1 Introduction
The chromatic number of a graph is the minimum number of colours needed to colour the vertices so that every two adjacent vertices get distinct colours. Finding out the chromatic number of a graph is NPHard [5]. However, one obvious lower bound is clique number , the size of the biggest clique in . Consider the graphs shown in Figure 1.
In each of the above cases , i.e. the number of colours needed is the minimum we can hope. Can we always hope for every graph G? The answer is no. Consider the cycle of odd length 5 and its complement shown in Figure 2. In this case one can see that and (i.e. ). A cycle of odd length greater than or equal to 5 is called an odd hole. Complement of an odd hole is called an odd antihole. Indeed, the gap between and can be made arbitrarily large. Consider the other graph shown in Figure 2 which consist of two disjoint 5cycles with all possible edges between the two cycles.
This graph is a special case of the general construction where we have disjoint 5cycles with all possible edges between any two copies. In this case one can show [7] that but . In fact, there is an even stronger result [9] which constructs trianglefree Micielski graph that satisfies .
In 1961, Claude Berge noticed the presence of odd holes (or odd antiholes) as induced subgraph in all the graphs presented to him that does not have a nice colouring, i.e. . However, he also observed some graphs containing odd holes, where . Consider the graphs shown in Figure 3.
A good way to avoid such artificial construction is to make the notion of nice colouring hereditary. We say that a graph is an induced subgraph of , if is a subgraph of and . A graph is then called a perfect graph if for all of its induced subgraphs .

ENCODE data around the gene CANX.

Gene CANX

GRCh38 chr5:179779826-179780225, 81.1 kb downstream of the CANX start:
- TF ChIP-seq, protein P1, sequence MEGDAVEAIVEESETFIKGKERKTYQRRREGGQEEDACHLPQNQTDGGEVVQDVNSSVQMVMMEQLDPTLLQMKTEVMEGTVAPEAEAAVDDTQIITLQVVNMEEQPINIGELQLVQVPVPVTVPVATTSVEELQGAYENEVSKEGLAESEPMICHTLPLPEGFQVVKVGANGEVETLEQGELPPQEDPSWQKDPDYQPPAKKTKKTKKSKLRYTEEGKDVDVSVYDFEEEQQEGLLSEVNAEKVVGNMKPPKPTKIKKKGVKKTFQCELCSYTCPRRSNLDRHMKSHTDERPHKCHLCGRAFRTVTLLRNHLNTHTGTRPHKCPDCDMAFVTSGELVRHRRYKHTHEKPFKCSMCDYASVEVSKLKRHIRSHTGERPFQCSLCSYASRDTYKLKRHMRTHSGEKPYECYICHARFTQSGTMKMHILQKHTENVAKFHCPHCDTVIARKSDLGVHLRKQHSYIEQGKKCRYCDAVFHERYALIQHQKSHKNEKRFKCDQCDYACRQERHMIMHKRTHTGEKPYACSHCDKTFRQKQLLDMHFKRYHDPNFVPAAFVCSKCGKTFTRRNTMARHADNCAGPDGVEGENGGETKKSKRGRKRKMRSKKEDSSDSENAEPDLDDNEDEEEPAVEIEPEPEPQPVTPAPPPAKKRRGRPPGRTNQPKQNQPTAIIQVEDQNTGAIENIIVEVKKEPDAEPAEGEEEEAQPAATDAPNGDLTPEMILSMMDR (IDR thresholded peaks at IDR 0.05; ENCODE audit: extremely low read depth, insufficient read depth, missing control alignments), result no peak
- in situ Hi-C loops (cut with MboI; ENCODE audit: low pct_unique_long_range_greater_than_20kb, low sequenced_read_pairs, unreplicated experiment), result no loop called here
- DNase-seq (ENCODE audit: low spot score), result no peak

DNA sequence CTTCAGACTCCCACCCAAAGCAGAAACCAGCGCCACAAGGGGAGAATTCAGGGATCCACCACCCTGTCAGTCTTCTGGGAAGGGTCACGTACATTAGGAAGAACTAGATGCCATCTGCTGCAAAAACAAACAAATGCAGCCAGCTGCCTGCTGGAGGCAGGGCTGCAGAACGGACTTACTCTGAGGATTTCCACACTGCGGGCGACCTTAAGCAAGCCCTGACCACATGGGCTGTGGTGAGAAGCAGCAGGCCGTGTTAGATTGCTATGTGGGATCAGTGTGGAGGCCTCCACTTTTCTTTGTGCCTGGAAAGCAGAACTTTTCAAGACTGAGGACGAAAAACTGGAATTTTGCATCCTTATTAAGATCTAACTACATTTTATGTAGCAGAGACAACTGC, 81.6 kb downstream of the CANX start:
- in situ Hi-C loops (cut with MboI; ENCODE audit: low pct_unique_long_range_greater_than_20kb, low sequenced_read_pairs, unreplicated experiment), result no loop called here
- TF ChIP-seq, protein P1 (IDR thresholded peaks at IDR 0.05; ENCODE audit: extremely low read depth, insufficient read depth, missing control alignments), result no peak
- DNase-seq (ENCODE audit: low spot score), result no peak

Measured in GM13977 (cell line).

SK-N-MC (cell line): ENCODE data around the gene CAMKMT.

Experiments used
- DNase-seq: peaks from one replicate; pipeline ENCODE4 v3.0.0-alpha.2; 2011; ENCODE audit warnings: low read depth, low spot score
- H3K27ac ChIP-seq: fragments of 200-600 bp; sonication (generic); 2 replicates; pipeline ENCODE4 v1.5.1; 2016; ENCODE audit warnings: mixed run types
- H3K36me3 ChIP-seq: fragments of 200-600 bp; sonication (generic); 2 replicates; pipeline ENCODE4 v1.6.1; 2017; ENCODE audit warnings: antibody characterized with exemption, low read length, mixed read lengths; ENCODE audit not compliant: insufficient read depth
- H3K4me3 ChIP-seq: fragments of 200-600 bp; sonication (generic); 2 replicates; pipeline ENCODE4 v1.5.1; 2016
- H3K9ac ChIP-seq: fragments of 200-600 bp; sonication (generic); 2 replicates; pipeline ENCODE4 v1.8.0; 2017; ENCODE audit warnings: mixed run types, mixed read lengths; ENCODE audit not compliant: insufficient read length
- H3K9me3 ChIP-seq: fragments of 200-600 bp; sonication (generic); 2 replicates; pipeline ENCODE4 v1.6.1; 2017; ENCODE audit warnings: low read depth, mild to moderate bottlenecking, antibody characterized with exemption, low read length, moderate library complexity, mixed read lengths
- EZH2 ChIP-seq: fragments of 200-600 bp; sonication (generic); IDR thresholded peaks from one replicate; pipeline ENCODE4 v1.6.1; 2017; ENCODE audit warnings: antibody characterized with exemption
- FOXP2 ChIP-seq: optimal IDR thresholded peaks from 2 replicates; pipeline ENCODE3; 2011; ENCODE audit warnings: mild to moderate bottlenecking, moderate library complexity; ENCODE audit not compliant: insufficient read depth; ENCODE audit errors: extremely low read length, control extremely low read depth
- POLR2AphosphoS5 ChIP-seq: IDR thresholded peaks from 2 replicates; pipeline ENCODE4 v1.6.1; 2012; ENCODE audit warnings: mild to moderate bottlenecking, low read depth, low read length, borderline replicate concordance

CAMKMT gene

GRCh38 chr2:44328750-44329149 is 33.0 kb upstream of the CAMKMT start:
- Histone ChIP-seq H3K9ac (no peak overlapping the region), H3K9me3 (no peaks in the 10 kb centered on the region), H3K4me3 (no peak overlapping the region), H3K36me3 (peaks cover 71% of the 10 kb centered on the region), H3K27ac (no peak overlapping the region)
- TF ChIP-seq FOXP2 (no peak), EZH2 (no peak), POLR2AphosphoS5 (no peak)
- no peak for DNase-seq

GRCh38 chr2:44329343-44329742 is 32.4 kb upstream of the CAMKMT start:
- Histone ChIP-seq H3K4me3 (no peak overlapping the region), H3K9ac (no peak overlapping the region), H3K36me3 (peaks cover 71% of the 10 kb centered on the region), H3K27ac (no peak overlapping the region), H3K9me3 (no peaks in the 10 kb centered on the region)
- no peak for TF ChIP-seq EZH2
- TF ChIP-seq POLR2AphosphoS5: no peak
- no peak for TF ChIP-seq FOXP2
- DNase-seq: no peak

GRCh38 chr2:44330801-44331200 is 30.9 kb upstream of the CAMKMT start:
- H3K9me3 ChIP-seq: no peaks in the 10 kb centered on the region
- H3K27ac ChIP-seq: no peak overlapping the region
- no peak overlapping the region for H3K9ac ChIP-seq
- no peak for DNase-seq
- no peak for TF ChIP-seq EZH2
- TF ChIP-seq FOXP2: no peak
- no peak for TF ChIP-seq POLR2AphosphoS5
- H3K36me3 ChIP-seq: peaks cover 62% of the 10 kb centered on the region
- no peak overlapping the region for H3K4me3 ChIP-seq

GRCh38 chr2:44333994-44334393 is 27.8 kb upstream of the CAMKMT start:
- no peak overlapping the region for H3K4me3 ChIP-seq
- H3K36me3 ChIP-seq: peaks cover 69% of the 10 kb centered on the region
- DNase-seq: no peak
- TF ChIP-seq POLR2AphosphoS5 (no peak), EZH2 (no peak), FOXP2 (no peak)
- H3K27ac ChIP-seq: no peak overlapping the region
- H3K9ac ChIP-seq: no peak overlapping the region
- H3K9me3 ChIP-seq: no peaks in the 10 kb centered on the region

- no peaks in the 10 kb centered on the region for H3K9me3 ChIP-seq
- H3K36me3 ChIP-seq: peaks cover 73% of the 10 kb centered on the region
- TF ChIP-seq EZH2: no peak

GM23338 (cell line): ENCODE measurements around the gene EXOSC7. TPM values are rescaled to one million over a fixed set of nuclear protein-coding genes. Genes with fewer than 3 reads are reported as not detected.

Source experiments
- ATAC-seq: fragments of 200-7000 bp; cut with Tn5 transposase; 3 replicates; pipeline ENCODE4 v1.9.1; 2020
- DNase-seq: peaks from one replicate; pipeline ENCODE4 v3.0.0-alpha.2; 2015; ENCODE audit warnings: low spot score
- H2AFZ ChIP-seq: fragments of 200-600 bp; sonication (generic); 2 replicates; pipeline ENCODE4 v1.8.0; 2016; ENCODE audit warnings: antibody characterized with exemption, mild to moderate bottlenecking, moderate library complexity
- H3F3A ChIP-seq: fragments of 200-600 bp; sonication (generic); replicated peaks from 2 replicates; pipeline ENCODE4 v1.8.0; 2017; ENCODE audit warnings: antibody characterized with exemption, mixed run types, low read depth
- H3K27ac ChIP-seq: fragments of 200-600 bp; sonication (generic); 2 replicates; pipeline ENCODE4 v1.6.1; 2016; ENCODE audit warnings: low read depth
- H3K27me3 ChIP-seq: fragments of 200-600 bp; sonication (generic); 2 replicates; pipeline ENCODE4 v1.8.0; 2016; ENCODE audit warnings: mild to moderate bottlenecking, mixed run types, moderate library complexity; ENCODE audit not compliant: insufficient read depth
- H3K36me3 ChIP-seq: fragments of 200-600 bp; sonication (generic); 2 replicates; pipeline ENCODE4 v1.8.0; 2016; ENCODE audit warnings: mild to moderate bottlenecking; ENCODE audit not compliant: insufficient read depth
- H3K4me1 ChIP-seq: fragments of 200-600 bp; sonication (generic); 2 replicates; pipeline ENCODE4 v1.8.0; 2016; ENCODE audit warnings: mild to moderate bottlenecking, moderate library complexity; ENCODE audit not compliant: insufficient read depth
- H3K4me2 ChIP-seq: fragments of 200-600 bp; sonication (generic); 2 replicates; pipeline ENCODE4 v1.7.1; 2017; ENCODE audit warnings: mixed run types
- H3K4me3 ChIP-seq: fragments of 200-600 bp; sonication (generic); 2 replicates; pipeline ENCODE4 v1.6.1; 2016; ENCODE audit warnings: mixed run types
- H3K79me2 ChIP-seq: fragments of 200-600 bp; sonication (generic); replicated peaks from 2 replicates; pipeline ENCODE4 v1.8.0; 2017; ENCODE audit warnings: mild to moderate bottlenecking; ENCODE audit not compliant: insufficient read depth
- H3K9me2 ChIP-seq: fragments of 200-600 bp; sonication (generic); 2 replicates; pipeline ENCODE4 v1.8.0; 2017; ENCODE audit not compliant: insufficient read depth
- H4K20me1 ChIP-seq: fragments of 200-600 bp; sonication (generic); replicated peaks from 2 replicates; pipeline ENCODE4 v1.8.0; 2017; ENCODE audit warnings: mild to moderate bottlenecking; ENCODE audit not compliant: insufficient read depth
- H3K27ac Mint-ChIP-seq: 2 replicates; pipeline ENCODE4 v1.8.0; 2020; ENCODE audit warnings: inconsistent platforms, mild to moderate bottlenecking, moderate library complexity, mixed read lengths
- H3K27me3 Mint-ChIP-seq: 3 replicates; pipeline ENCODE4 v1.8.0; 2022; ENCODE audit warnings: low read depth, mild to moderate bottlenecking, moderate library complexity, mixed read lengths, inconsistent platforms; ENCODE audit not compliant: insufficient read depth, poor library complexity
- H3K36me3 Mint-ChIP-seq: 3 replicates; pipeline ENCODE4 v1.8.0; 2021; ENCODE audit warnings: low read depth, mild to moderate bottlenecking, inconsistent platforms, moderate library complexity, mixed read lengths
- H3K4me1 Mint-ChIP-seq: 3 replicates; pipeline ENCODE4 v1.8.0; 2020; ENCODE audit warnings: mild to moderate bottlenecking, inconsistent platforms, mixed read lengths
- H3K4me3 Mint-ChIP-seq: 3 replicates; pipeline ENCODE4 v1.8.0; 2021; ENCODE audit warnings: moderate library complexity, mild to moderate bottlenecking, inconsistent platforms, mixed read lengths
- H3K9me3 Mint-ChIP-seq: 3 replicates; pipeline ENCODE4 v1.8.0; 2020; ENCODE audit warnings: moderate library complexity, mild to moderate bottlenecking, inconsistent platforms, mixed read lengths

Berge observed that the presence of odd holes (or odd antiholes) as induced subgraphs is the only possible obstruction for a graph to be perfect. These observations led Berge to the conjecture that a graph is perfect if and only if it does not contain an odd hole (or an odd antihole) as its induced subgraph. This was soon known as the Strong Perfect Graph Conjecture (SPGC). Berge thought this conjecture to be a hard goal to prove and gave a weaker statement referred to as the Weak Perfect Graph Conjecture (WPGC): a graph is perfect if and only if its complement is perfect. Both the conjectures are theorems now. In 1972, Lovász proved a result [8] (known as Lovász Replication Lemma) which finally helped him to prove the WPGC. It took however three more decades to come up with a proof for SPGC. The proof of Strong Perfect Graph Conjecture was announced in 2002 by Chudnovsky et al. and finally published [3] in a 178page paper in 2006.
In this paper, we present a formal framework for verifying these results. In Section 2 we provide an overview of the Lovász Replication Lemma which is the key result used in the proof of WPGT. In Section 3 we present a constructive formalization of finite simple graphs. In this constructive setting, we present a formal proof of the Lovász Replication Lemma (Section 4). We summarise the work in Section 5 with an overview of possible future works. The Coq formalization for this paper is available at [1].
2 Overview of Lovász Replication Lemma